When we compared the clinical features between ESE and RSE, there was no significant difference in sex, age, metabolic acidosis, cardiac change, rhabdomyolysis, hepatic change, renal change, and number of antiepileptic drugs. The death rate was higher in RSE group (38.1%) than in ESE group (9.1%), while the previous epilepsy history was higher in ESE group (54.5%) than in RSE group (19.0%). But the death rate and previous epilepsy history did not show statistical significant differences (p≥0.05). Hypotension and dyslipidemia were much higher in RSE group (81.0%, 28.6%) than in ESE group (9.1%, 0.0%), which had statistical significant difference (p<0.001, p<0.05) (Table 2).
According to the anesthetic treatments, we compared the clinical features of refractory status epilepticus. When we compared RSE-P group to RSE-O group, there were not any significant differences in sex, age, hypotension, metabolic acidosis, cardiac change, rhabdomyolysis, hepatic change, lipid change, renal change, lipid change, the previous history of epilepsy and the number of antiepileptic drugs. In hypotension, RSE-P group (92.3%) had a higher rate than RSE-O group (62.5%). But it did not reach statistical significant difference (p>0.1) (Table 3).
We compared the duration of admission between the groups. When we compared SE group with RSE group, the hospital days were significantly longer in RSE group (median, range; 41, 2–240) than in ESE group (median, range; 7, 3–60) (p=0.012) (Fig. 2). However, there was no significant differences of hospital days between RSE-P group (median, range; 15, 2–229) and RSE-O group (median, range; 69, 9–240) (Fig. 3).
The outcomes after the treatment of status epilepticus showed statistically difference between ESE and RSE groups, having tendency to get worse outcome more in RSE group than in ESE group (p=0.007). However they did not between RSE-P and RSE-O groups. According to the classification of outcome after status epilepticus treatment, RSE group had 2 (9.5%) patients in “return to baseline”, 11 (52.4%) in “no return to baseline”, and 8 (38.1%) in “dead”, while ESE group had 6 (54.5%), 4 (36.4%), and 1 (9.1%) patients irrespectively (Fig. 4). However, when we compared RSE-P group with RSE-O group, the proportion of each category was not significant difference between them. The numbers of patients were 1 (7.7%), 7 (53.8%), and 13 (38.5%) in RSE-P group irrespectively, while they were 1 (12.5%), 4 (50.0%), and, 3 (37.5%) patients in RSE-O group irrespectively (Fig. 5).


In our study, RSE showed longer hospital days and worse treatment outcome than ESE. That is not strange results because RSE is main cause of fatality in SE. Also RSE had significantly higher rate in hypotension and dyslipidemia than ESE. Interestingly our data suggest that cardiovascular problem and lipid profile changes could be prominent clinical parameters to indicating worse prognosis in RSE. However, Comparison of clinical features between RSE-P and RSE-O subgroups did not show any significant differences. This means that using propofol can cause propofol infusion syndrome, but RSE itself can cause the similar clinical features to propofol infusion syndrome.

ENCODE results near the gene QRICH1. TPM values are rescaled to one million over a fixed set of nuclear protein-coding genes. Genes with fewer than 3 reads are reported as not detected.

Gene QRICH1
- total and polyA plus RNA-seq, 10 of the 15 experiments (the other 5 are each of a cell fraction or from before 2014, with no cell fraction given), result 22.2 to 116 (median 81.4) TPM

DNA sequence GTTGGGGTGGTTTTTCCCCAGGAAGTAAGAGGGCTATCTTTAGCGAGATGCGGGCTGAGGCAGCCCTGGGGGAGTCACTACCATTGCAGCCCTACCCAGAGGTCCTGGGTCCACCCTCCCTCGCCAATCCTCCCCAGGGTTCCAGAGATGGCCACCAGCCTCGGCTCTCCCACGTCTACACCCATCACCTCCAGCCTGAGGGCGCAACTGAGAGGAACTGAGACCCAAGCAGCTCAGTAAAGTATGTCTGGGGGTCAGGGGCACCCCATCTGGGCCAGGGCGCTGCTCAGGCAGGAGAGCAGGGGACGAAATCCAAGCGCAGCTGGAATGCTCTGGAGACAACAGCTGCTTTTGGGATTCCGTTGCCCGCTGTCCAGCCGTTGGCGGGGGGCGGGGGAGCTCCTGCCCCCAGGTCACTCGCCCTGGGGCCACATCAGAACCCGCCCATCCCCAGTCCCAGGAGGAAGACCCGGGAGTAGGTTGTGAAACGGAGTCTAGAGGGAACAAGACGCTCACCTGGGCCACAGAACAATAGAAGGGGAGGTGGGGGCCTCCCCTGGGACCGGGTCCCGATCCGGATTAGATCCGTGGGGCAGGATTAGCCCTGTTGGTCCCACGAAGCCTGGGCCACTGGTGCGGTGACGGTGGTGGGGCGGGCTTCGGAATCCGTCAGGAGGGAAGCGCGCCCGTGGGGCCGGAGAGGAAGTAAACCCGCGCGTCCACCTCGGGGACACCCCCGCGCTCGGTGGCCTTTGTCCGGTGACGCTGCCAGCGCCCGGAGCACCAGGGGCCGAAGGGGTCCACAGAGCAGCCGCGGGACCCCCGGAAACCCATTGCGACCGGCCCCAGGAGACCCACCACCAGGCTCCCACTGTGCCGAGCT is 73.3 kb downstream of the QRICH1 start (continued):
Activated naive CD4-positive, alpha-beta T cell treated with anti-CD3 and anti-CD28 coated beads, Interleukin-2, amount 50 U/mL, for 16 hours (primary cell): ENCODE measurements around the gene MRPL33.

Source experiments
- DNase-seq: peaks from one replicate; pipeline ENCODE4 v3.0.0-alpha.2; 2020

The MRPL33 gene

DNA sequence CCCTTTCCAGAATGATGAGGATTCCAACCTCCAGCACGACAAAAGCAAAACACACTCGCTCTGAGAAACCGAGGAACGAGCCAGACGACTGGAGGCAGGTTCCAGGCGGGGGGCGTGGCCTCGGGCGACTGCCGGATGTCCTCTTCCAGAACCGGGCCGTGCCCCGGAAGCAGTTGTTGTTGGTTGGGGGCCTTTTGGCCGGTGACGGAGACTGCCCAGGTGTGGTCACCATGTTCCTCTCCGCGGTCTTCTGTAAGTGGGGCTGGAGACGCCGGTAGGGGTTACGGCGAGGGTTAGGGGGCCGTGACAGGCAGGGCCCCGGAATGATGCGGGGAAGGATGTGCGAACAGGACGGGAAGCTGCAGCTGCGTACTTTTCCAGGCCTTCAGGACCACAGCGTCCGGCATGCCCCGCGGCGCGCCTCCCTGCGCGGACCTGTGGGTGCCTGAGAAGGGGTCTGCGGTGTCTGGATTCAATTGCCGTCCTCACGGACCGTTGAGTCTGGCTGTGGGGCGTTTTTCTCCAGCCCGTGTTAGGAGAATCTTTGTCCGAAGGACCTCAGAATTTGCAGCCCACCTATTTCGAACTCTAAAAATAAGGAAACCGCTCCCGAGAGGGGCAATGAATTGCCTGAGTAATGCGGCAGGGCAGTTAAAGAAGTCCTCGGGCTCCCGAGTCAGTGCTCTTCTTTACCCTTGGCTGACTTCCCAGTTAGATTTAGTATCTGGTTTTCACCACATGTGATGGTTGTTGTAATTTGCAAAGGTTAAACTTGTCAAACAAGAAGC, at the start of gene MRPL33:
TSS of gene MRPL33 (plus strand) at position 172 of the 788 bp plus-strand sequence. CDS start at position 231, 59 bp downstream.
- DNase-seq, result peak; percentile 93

Propofol has been used since the early 1980s for anesthesia in the operation room and sedation in the intensive care unit as well as currently for refractory status epilepticus.18 It is highly lipid soluble and metabolized in the liver, and has very short distribution and short elimination half-life (30–60 min) and little propensity to accumulate.19 The mechanism of action is postulated to be the modulation of GABA receptors at a site different from that targeted by benzodiazepines and barbiturates.20,21 High dose and prolonged treatment of propofol can cause propofol infusion syndrome. Some fatal cases have been reported.22,23 Typical clinical features of propofol infusion syndrome are lactic acidosis, arrhythmia, hypotension, cardiovascular failure, liver enlargement, increased liver enzymes, rhabdomyolysis, elevated serum creatine kinase, urea and potassium, hypertriglyceridemia, renal failure, oliguria, ketonuria, green or red-colored urine.24 Among them, lipemia, metabolic acidosis, and hepatic steatosis may have been caused by lipid infusion. The byproduct of liver conversion of fatty acids to ketone bodies could potentially contribute to metabolic acidosis. Metabolic acidosis could have also been caused by hypoperfusion secondary to propofol-induced bradycardia or precipitated by other concomitant medications (e.g., vasopressors). Muscle damage is indicated by the increase of serum creatine kinase and direct cardiac involvement is evidenced by the increase of serum cardiac troponin I.14 According to other study, propofol infusion syndrome was defined as suddenly developed and poorly controlled cardiac arrhythmia such as sudden bradycardia and asystole.13 Bradycardia or asystole is very important in diagnosis of propofol infusion syndrome, but it may not be unique results of using propofol. Those clinical features could be found in patients with RSE itself. So the abnormal chemistry profiles and cardiovascular changes might be considered not only in the findings of propofol treatment but also in the overall state of refractory status epilepticus.